Ways of Expressing Future Actions. Diachronic and Synchronic Analysis

5681 WordsMay 16, 201123 Pages
CONTENTS INTRODUCTION . . . . . . . . . . . . . . . . . . . . . . . . . . . . ……………….………..4 1. THEORETICAL SURVEY..………………………….……..........................5 1.1. Ways of expressions future actions. Diachronic approach...........................5 1.2. The synchronic analysis. Future tenses.........................................................9 1.3. Forms of expressing futurity……………......................................…….....14 2. LINGUISTIC INVESTIGATION................................................................. 18 2.1. Analysis of ways of expressing future actions.......…………………….....18 CONCLUSION. . . . . . . . . . . . . . . . . . . ……………........................................23 Bibliography INTRODUCTION There are many ways to…show more content…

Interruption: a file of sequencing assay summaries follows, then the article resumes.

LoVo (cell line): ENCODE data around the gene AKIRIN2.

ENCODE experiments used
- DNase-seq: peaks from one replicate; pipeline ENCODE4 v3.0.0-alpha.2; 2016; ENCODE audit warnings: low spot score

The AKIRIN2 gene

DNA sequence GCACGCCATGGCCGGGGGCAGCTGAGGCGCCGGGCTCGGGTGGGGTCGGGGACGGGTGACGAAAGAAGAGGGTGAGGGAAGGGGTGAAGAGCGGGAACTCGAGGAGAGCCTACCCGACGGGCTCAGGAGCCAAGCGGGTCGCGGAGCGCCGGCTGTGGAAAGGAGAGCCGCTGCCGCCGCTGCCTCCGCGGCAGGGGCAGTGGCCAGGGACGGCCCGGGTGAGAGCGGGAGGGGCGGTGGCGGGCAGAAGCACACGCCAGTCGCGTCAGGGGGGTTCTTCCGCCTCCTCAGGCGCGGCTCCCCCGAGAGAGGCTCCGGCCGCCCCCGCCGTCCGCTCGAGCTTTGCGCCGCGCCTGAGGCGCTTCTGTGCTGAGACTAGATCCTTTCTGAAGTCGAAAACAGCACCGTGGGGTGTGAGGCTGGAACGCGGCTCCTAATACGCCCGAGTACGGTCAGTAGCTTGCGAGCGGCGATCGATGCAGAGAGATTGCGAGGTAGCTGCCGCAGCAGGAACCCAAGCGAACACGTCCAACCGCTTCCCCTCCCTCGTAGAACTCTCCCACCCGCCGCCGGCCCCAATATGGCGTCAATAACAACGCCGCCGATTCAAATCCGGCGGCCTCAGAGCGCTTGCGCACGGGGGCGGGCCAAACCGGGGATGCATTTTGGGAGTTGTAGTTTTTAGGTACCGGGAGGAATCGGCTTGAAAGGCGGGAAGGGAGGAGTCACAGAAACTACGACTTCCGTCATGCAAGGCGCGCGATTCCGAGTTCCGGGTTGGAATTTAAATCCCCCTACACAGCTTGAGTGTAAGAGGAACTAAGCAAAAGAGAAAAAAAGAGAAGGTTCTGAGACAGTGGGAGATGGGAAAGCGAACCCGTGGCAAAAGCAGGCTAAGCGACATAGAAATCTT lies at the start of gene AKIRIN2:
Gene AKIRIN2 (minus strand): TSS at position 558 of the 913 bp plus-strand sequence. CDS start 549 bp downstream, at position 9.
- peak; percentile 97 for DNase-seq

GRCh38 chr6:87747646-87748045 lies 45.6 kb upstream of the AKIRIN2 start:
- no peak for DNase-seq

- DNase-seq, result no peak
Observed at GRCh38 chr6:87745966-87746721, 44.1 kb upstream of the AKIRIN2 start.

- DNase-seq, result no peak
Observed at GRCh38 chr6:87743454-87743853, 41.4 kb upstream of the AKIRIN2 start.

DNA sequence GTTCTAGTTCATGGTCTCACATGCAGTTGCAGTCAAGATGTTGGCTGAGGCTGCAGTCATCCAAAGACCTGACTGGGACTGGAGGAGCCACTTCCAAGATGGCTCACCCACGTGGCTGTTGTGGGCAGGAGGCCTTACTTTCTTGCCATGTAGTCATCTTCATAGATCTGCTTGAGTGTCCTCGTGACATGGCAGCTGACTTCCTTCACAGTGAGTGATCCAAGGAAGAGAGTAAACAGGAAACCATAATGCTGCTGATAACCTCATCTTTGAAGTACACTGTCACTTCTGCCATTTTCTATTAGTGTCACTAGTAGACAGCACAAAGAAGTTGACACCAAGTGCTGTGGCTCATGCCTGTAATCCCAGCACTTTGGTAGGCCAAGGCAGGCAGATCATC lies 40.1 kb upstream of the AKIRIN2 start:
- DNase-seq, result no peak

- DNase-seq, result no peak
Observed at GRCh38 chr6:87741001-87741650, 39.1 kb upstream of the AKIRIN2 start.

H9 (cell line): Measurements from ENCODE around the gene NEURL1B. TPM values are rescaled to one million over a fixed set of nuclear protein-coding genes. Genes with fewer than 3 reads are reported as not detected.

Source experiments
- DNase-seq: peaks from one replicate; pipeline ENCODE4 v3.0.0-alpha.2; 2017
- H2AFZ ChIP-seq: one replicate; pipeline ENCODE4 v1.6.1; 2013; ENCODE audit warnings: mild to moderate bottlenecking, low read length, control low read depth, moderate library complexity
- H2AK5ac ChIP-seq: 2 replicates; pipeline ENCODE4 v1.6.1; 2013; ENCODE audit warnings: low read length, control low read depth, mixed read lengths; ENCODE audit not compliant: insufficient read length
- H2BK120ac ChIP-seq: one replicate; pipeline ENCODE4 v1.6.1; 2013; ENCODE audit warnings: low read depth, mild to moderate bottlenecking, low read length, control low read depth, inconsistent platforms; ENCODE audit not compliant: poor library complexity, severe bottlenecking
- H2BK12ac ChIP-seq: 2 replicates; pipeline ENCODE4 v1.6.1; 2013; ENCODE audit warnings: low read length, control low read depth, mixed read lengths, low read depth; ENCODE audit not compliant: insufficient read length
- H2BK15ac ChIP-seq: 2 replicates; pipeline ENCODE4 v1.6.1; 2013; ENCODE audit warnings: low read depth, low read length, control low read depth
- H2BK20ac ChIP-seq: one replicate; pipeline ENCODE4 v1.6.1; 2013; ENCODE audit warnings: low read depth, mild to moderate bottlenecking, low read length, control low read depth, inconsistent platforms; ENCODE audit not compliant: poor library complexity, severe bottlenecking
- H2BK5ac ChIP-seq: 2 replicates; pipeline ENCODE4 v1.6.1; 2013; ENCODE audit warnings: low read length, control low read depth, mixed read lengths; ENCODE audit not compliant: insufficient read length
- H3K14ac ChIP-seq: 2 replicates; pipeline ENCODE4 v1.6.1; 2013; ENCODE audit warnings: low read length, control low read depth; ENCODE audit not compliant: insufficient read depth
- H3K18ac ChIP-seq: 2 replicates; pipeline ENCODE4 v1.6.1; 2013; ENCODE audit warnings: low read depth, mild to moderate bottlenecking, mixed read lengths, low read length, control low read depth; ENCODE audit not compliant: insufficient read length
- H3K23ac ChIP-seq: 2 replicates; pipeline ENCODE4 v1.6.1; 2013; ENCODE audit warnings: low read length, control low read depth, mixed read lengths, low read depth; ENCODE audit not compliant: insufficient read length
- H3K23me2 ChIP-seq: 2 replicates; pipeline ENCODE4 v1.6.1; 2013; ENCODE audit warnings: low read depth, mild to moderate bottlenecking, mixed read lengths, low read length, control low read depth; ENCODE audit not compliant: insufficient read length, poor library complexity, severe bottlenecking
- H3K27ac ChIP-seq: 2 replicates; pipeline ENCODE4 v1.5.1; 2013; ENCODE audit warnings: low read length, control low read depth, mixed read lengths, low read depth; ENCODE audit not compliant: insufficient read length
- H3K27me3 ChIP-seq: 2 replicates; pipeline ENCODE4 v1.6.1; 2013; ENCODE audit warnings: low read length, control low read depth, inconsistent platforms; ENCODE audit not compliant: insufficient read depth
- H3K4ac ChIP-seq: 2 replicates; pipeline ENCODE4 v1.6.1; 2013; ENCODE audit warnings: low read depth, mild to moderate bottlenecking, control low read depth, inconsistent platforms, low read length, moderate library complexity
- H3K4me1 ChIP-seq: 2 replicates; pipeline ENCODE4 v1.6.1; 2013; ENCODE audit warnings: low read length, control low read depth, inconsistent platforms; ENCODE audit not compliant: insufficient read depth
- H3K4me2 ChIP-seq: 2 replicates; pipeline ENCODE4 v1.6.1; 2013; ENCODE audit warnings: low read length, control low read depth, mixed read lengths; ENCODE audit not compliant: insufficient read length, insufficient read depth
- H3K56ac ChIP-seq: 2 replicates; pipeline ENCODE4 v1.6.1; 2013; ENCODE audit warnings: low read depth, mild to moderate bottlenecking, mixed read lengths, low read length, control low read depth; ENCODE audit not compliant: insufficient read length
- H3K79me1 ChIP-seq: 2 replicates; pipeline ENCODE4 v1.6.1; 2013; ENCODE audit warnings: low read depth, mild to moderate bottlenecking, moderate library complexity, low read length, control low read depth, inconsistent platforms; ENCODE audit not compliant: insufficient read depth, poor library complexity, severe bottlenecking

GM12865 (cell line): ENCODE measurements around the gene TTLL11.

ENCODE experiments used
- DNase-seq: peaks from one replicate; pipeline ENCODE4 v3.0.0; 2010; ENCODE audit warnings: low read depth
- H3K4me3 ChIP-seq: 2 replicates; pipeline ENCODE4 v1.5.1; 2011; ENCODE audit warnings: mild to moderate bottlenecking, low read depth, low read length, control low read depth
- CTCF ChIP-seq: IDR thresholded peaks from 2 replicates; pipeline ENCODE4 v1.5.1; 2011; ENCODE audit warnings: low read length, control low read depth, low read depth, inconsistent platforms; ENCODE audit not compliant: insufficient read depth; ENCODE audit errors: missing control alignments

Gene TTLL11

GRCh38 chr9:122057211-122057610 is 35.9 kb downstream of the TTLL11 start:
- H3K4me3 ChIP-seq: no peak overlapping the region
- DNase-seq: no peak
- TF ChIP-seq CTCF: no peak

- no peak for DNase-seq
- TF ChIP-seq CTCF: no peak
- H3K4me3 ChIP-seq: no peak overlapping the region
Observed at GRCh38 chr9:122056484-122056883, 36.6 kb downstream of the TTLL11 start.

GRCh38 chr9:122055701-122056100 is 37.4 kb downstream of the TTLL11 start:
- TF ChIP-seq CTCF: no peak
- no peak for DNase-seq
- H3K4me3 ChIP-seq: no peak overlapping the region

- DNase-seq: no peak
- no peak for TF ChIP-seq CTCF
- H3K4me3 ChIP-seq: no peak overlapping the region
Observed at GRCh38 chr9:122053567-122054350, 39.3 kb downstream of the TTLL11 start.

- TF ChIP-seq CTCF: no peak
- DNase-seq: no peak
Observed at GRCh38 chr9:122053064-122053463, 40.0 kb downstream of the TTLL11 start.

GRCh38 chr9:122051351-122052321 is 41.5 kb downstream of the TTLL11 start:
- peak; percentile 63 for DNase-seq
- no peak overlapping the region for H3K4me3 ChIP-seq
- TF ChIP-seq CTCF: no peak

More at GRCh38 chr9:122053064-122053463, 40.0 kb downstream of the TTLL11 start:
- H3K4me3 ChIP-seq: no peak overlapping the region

Subj. Ind. Subj. Sg. 1 mæg meahte mihte, mihten 2 meaht } mæge meahtest 3 mæg meahte Pl. magon mægen meahton In the simple future usage, the different meanings of shall and will depending on which grammatical person is being used is an example of suppletion, the commingling of words from separate roots into a single paradigm. Both shall and will are verbs of ancient Germanic ancestry. In Proto-Indo-European, an inflected future tense existed, but that tense was lost in Germanic. In all Germanic languages, the future tense is formed with auxiliary verbs; this was the case in Gothic and the earliest recorded expressions of Germanic languages. The verb shall represents Old English sceal, and is cognate with Old Norse skal, German soll, and Dutch zal; these all represent *skol-, the o-grade of Indo-European *skel-. All of these verbs function as auxiliaries in each language, and represent either simple futurity or necessity. The verb will is cognate with the noun will, of course, and continues Old English willan, which represents *willjan. It occurs in Old Norse vilja, German wollen, Dutch willen, Gothic wiljan; it has many relatives outside of Germanic as well, including, for example, Latin velle "to wish for" or Polish (West Slavic) "ja wolę" - I would rather / prefer. All of these forms derive from the e-grade or o-grade of Indo-European *wel-, meaning to

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